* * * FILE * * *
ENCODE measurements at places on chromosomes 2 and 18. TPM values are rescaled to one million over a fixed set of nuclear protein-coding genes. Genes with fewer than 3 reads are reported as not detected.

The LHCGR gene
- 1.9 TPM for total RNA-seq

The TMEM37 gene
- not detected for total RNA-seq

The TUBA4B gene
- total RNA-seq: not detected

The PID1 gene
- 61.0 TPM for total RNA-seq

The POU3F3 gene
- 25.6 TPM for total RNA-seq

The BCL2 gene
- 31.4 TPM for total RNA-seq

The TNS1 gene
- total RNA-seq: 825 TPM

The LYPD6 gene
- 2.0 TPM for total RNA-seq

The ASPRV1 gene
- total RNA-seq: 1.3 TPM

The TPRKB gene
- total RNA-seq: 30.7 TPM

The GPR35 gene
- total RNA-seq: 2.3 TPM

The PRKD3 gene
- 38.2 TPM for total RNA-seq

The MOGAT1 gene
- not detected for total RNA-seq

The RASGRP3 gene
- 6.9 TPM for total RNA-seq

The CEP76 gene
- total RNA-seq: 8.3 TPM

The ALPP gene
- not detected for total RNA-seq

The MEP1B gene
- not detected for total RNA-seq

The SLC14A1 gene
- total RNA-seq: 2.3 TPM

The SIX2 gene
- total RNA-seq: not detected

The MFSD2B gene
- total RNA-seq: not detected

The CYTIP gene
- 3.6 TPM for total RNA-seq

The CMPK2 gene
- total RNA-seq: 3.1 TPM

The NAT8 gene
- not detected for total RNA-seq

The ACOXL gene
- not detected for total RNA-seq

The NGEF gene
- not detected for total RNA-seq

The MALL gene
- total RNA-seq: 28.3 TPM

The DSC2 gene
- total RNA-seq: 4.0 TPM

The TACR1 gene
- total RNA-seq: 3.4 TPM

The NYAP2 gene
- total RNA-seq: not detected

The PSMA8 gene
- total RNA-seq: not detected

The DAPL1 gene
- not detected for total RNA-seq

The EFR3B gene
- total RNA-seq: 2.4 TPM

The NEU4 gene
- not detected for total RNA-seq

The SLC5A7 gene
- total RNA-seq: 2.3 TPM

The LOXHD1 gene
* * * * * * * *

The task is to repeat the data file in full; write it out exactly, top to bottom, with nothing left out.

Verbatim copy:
ENCODE measurements at places on chromosomes 2 and 18. TPM values are rescaled to one million over a fixed set of nuclear protein-coding genes. Genes with fewer than 3 reads are reported as not detected.

The LHCGR gene
- 1.9 TPM for total RNA-seq

The TMEM37 gene
- not detected for total RNA-seq

The TUBA4B gene
- total RNA-seq: not detected

The PID1 gene
- 61.0 TPM for total RNA-seq

The POU3F3 gene
- 25.6 TPM for total RNA-seq

The BCL2 gene
- 31.4 TPM for total RNA-seq

The TNS1 gene
- total RNA-seq: 825 TPM

The LYPD6 gene
- 2.0 TPM for total RNA-seq

The ASPRV1 gene
- total RNA-seq: 1.3 TPM

The TPRKB gene
- total RNA-seq: 30.7 TPM

The GPR35 gene
- total RNA-seq: 2.3 TPM

The PRKD3 gene
- 38.2 TPM for total RNA-seq

The MOGAT1 gene
- not detected for total RNA-seq

The RASGRP3 gene
- 6.9 TPM for total RNA-seq

The CEP76 gene
- total RNA-seq: 8.3 TPM

The ALPP gene
- not detected for total RNA-seq

The MEP1B gene
- not detected for total RNA-seq

The SLC14A1 gene
- total RNA-seq: 2.3 TPM

The SIX2 gene
- total RNA-seq: not detected

The MFSD2B gene
- total RNA-seq: not detected

The CYTIP gene
- 3.6 TPM for total RNA-seq

The CMPK2 gene
- total RNA-seq: 3.1 TPM

The NAT8 gene
- not detected for total RNA-seq

The ACOXL gene
- not detected for total RNA-seq

The NGEF gene
- not detected for total RNA-seq

The MALL gene
- total RNA-seq: 28.3 TPM

The DSC2 gene
- total RNA-seq: 4.0 TPM

The TACR1 gene
- total RNA-seq: 3.4 TPM

The NYAP2 gene
- total RNA-seq: not detected

The PSMA8 gene
- total RNA-seq: not detected

The DAPL1 gene
- not detected for total RNA-seq

The EFR3B gene
- total RNA-seq: 2.4 TPM

The NEU4 gene
- not detected for total RNA-seq

The SLC5A7 gene
- total RNA-seq: 2.3 TPM

The LOXHD1 gene